By the late 1800s, new sets of players appeared on the African scene, the Arabs in the east and the Europeans in the west, both deeply involved in slave-trading activities. The tactical alliance between the Luba king, Kasongo Kalombo, who ascended to the Luba throne in the 1860s, and Arab traders did little to prevent the disintegration of his kingdom. As elsewhere through the savannas, externally inspired local revolts accelerated the process of fragmentation instigated by competition for the monarchy, causing outlying provinces to break away and set themselves up as more or less independent political entities.
From the inception of Portuguese penetration into the old Kongo Kingdom in the late fifteenth century, and well into the beginning of the scramble for colonies in the nineteenth century, the Kongo monarchy was a major pawn in international struggles. These conflicts pitted the Vatican against the Portuguese crown for control of African souls, the Dutch (who began arriving on the west coast of Africa in the seventeenth century) against the Portuguese for control of the slave trade, and ultimately Spain against Portugal for sovereignty over the Portuguese Empire.
The Kongo Kingdom was the first state on the west coast of Central Africa to come into contact with Europeans. Portuguese sailors under Diogo Cao landed at the mouth of the Congo River in 1483. Cao traveled from Portugal to Kongo and back several times during the 1480s, bringing missionaries to the Kongo court and taking Kongo nobles to Portugal in 1485. In the 1490s, the king of Kongo asked Portugal for missionaries and technical assistance in exchange for ivory and other desirable items, such as slaves and copperwares—a relationship, ultimately detrimental to the Kongo, which continued for centuries.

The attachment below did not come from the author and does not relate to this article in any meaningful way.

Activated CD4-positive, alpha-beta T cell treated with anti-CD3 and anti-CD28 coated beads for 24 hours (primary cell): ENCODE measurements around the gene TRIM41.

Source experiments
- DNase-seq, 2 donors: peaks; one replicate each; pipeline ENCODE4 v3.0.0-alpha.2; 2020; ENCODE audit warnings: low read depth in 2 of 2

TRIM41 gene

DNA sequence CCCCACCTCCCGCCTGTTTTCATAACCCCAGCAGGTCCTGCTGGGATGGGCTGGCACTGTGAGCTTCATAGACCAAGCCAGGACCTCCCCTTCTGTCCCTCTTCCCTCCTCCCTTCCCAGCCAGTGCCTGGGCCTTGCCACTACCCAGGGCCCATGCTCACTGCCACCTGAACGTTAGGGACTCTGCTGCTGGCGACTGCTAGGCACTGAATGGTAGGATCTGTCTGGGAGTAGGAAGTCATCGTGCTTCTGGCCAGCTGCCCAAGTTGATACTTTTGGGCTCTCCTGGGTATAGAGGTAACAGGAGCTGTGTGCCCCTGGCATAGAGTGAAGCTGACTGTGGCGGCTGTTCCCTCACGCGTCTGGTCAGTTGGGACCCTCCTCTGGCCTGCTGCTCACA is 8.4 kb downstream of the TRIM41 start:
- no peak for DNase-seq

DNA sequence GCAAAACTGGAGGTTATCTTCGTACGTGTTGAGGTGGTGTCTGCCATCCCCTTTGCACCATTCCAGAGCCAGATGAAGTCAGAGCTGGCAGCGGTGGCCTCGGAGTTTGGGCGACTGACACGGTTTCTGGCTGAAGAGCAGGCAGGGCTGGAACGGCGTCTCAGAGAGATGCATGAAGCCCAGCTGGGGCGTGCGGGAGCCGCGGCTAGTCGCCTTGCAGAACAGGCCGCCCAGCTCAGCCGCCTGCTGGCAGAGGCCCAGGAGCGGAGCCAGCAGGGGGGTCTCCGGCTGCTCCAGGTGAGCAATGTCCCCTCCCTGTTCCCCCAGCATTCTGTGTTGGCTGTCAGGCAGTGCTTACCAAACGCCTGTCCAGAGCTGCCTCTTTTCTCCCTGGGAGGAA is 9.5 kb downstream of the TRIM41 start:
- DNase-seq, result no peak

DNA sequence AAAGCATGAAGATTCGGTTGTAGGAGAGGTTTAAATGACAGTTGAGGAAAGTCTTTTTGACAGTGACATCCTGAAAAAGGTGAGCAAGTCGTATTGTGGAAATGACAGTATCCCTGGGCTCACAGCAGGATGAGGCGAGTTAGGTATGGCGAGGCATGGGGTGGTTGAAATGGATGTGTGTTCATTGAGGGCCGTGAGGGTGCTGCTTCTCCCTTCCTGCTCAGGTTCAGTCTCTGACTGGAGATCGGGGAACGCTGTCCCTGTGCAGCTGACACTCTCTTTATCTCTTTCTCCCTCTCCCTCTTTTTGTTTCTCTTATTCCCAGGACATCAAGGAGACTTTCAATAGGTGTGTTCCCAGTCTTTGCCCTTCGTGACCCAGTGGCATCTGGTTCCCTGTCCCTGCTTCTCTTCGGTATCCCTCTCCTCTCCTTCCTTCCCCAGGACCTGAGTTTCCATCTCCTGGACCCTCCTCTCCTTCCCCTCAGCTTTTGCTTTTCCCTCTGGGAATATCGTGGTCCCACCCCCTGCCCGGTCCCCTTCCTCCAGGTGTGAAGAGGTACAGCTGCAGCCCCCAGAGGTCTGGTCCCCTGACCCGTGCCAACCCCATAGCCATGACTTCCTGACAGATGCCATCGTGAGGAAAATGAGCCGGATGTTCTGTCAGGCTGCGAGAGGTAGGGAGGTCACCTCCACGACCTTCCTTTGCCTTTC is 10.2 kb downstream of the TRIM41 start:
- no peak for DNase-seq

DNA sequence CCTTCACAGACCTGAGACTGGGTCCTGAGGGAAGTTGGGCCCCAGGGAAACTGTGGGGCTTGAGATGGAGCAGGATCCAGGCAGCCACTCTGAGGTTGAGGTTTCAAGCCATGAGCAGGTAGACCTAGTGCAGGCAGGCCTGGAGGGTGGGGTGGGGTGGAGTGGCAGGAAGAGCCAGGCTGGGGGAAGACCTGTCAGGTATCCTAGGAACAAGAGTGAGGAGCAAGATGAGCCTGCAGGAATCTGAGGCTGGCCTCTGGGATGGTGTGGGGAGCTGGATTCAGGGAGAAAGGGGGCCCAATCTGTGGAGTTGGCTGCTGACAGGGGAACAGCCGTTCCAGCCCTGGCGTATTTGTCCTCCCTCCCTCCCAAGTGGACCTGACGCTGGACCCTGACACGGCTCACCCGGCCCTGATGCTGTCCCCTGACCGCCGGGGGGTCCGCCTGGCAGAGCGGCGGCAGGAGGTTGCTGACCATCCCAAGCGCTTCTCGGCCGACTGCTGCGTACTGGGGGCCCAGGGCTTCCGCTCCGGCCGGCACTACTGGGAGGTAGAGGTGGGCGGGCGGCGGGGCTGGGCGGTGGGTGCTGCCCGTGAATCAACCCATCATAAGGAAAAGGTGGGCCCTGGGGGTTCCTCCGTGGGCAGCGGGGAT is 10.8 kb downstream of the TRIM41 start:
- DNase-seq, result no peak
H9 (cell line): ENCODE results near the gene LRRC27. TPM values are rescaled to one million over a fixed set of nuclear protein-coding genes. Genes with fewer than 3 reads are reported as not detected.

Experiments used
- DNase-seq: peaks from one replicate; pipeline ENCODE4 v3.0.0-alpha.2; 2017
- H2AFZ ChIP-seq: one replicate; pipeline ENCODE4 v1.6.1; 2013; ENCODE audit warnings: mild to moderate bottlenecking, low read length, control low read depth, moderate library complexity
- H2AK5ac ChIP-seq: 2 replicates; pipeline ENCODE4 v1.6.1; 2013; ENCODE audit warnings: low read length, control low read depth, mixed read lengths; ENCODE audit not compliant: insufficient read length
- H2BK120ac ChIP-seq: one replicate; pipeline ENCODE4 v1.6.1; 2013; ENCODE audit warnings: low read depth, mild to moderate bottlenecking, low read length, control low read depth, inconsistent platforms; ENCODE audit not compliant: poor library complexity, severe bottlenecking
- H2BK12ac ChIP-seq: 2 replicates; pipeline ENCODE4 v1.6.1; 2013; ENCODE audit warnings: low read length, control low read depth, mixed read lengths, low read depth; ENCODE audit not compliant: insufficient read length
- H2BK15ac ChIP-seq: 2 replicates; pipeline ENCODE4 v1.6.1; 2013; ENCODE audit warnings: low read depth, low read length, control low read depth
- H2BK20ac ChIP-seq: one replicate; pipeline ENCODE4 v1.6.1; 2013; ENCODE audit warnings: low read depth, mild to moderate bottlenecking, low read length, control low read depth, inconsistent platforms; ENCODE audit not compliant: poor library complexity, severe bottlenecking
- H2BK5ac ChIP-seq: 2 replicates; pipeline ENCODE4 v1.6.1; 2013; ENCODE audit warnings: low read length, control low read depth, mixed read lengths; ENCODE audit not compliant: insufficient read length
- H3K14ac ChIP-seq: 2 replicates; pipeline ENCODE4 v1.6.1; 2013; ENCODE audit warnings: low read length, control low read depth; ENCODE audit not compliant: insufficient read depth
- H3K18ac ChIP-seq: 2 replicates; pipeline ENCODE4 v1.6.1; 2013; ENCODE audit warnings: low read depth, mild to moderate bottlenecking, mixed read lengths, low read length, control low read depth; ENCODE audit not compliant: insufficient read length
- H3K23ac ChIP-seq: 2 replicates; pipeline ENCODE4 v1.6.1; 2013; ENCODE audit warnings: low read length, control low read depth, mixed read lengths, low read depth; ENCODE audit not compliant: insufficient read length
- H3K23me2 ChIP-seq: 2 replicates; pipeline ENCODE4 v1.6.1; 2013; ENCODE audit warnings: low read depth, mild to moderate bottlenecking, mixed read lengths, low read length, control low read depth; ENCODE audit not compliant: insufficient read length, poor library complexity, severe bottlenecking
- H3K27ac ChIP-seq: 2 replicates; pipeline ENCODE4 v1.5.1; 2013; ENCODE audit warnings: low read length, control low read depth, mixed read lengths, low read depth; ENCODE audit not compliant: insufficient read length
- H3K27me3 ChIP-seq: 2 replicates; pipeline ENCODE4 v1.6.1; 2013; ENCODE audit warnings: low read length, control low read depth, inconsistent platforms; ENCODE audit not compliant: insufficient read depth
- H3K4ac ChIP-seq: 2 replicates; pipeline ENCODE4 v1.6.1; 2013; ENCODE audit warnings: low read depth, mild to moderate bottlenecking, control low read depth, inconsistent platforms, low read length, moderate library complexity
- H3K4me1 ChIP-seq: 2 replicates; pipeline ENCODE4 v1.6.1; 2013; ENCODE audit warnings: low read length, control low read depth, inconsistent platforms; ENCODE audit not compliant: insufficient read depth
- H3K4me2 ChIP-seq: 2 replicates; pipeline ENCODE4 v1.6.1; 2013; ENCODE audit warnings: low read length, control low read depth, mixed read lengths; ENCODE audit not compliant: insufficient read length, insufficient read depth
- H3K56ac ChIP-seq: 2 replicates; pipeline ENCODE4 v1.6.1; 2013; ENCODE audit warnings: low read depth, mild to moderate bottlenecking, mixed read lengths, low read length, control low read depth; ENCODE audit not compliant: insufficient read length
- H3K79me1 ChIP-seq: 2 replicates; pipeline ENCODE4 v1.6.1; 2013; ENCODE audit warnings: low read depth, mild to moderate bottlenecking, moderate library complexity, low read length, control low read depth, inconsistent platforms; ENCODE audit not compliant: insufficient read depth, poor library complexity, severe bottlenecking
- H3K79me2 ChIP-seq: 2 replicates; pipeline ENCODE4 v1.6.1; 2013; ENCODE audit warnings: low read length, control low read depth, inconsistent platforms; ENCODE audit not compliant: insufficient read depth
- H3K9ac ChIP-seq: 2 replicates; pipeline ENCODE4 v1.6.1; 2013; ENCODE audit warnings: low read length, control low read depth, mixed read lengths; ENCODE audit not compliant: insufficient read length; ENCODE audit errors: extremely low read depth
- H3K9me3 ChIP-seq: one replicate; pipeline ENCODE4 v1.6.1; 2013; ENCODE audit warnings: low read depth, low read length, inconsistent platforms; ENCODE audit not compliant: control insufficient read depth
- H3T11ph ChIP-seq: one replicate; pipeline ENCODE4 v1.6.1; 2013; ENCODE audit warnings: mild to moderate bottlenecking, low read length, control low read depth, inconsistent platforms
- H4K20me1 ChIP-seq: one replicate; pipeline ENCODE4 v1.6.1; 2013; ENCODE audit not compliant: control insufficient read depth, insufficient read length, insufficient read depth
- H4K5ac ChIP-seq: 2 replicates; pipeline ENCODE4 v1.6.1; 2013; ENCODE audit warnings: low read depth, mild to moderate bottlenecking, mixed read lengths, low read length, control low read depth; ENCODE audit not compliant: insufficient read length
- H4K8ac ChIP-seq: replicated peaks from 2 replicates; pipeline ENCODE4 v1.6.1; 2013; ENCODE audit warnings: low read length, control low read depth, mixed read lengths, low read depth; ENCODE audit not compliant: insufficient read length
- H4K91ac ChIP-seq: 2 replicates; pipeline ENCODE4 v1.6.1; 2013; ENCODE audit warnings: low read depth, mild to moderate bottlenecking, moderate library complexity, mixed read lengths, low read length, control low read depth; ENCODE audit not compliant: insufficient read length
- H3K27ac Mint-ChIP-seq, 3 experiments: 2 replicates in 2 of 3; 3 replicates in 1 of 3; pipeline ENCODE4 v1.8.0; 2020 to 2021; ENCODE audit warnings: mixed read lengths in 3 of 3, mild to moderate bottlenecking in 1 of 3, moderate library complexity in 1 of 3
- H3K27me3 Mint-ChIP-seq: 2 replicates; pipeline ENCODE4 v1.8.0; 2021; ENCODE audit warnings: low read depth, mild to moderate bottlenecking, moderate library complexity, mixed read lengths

Competition over the slave trade had repercussions far beyond the boundaries of Kongo society. Slave-trading activities created powerful vested interests among both Africans and foreigners — the Portuguese and later the Dutch, French, British, and Arabs. A new source of instability was thus introduced into the coastal areas of Central Africa and its hinterland, which greatly hastened the decline of the kingdoms. Nowhere is this more evident than in the history of the Kongo Kingdom, which was a centralized state system ruled by an absolute monarch.
In the late fourteenth century, a group of Kongo, led by the son of a chief from the area of present-day Boma, moved south of the Congo River into northern Angola, conquered the territory, and established Mbanza Kongo Dia Ntotila (Great City of the King) as the capital of their kingdom (the capital was later moved to Sao Salvador). By the middle of the fifteenth century, the Kongo king ruled the lands in northern Angola and the north bank of the Congo.
By the early sixteenth century, the kingdom was divided into six provinces, each under a subchief or governor, who also held a religious title and authority. The last really effective years of the Kongo monarchy were from 1641 to 1661, although the kingdom endured into the next century. By the eighteenth century, however, most of the kingdom's provinces (Mbamba, Mbata, Mpemba, and Soyo) had become self-governing principalities. The king, though claiming a divine right to the monarchy, had little authority beyond his capital, and internal bickerings that had surrounded his throne and further diminished his power also contributed to the weakening of the provincial chiefdoms.